Investment fund fraud: SEC v. Burnt, Civil Action No. 1:10-cv-4121 (N.D. Ga. Filed Dec. 20, 2010) is an action against Kenneth Burnt, Perimeter Wealth Financial Services, Inc. and KSB Financial, Inc. The complaint alleges violations of Securities Act Sections 5 and 17(a), Exchange Act Section 10(b) and Advisers Act Sections 206(1), 206(2) and 206(4). According to the Commission, Mr. Burnt, through two controlled entities, raised about $4.5 million from over 20 investors. Those investors were guaranteed specific returns, told no advisory fees would be charged unless there was at least 8% minimum annualized returns and any shortfalls in principle would be covered by a reserve account. These representations were false. The day after the complaint was filed the court entered a preliminary injunction and partial freeze order.
Insider trading: SEV v. Zachariah, Case No. 08-60698 (S.D. Fla. Filed May 13, 2008) is an action against Dr. Zachariah P. Zachariah, Dr. Mammen P. Zachariah and Dr. Sheldon Nassberg (here). According to the complaint Dr. Zachariah Zachariah became a director of IVAX and learned that it had entered into a tentative agreement to be acquired by Teva Pharmaceuticals. Almost immediately he began trading and tipped his brother Dr. Mammen Zachariah. The complaint also alleges that Dr. Zachariah had previously obtained inside information about a take over, traded and tipped his brother and Dr. Sheldon Nassberg, a friend. After a non-jury trial the court found against the Commission and in favor of Dr. Zachariah Zachariah.
Insider trading: U.S. v. Jiau (S.D.N.Y.) is the latest case in the on-going expert network insider trading probe. Ms. Winifred Jiau is charged with conspiracy to commit securities fraud and securities fraud in connection with providing two money managers at different hedge funds with inside information about the earnings of Marvell Technology Group for the first and second quarter of 2008. The court papers also allege that M. Jiau furnished information about the profits of Nvidia, a high tech company. The fund managers traded on the information after obtaining it in telephone calls from Ms. Jiau.
Insider trading: U.S. v. Poteroba (S.D.N.Y. Filed March 24, 2010) (here) is an action against Igor Poteroba, a former managing director of UBS Securities in its Healthcare Group. Mr. Poteroba pleaded guilty to three counts of securities fraud and one count of conspiracy to commit securities fraud last week. According to the court papers, Mr. Poteroba obtained inside information regarding upcoming merger transactions involving six publicly traded healthcare companies. He then furnished that information to Alexei Koval, an employee at Citigroup Asset Management and another individual identified as CC-1 both of whom traded in advance of the public announcement of the deal. Mr. Poteroba was paid a portion of the trading profits by Mr. Koval, both of whom are Russian nationals. Sentencing is scheduled for March 16, 2011. The SEC has a parallel action.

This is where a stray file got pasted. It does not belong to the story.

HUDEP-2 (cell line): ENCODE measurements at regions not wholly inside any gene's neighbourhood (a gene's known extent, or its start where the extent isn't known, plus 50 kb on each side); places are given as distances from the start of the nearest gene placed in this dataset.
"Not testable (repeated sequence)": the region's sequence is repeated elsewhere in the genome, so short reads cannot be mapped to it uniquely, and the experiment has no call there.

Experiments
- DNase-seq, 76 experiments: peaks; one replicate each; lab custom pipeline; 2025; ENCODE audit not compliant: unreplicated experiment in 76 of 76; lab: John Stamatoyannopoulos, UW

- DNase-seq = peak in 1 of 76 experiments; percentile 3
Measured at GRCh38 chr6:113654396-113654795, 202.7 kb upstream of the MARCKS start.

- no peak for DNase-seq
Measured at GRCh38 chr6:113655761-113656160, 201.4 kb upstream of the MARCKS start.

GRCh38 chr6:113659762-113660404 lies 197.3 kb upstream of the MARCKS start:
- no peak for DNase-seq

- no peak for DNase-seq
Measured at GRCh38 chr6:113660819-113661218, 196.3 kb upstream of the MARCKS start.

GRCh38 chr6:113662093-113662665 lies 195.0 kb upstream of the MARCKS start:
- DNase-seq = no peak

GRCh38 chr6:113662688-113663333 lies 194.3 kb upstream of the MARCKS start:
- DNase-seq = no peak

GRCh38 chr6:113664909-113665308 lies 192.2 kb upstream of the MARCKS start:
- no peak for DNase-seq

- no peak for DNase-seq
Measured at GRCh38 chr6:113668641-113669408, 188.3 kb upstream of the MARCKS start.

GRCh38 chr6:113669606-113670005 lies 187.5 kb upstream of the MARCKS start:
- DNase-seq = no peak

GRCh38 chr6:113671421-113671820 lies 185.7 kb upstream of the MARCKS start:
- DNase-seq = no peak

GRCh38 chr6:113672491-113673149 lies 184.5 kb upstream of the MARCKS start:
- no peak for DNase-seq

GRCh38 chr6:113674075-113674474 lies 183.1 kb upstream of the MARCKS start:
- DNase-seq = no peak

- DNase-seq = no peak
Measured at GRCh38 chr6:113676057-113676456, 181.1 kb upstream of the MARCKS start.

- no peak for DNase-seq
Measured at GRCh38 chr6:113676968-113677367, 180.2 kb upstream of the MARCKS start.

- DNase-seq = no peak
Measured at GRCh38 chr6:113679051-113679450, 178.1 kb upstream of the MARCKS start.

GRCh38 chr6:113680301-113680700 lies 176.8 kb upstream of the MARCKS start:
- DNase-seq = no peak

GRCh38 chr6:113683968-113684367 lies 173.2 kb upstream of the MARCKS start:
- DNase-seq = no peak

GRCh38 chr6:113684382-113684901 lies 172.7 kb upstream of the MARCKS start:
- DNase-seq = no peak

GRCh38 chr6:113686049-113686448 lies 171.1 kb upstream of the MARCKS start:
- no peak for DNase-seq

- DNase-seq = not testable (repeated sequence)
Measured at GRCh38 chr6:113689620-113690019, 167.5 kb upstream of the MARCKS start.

U.S. v. Alcatel-Lucent S.A., (S.D. Fla. Dec. 27, 2010); U.S. v. Alcatel-Lucent France S.A., (S.D.F.a. Dec. 27, 2010); SEC v. Alcatel-Lucent, S.A., Case No. 1:10-cv-24620 (S.D.Fla. Dec. 27, 2010) (here). DOJ and the SEC settled cases with telecommunications giant Alcantel-Lucent S.A., who’s ADRs were traded in New York until November 30, 2006. The cases allege violations of the anti-bribery, books and records and internal control provisions of the FCPA between December 2001 and June 2006. Three Alcantel-Lucent subsidiaries were involved. According to the court papers, the company, through its subsidiaries which employed local agents, paid bribes in Costa Rica, Honduras, Malaysia and Taiwan. It also violated the internal control provisions of the FCPA related to hiring third party agents in Kenya, Nigeria, Bangladesh, Ecuador, Nicaragua, Angola, Ivory Coast, Uganda and Mali. In Costa Rica Alcatel CIT (now known as Alcatel-Lucent France S.A.) obtained three contracts worth more than $300 million which yielded profits of over $23 million. About $18 million was paid to two consultants. In Honduras Alcatel CIT was able to retain contracts worth about $47 million which yielded profits of about $870,000 through the payment of bribes. Similarly in Malaysia bribes were paid through agents to obtain or retain a telecommunications contract valued at about $85 million. Likewise, in Taiwan Alcatel Standard retained two consultants on behalf of another subsidiary in Taiwan to assist in obtaining an axle counting contract worth about $19.2 million. The two consultants were paid about $950,000. Funds were funneled to Taiwanese legislators to influence the award of the contract which yielded profits of about $4.34 million. All of these payments were improperly recorded in the books and records of the subsidiaries and the parent company. This resulted, according to the court papers, from a lax system of internal controls.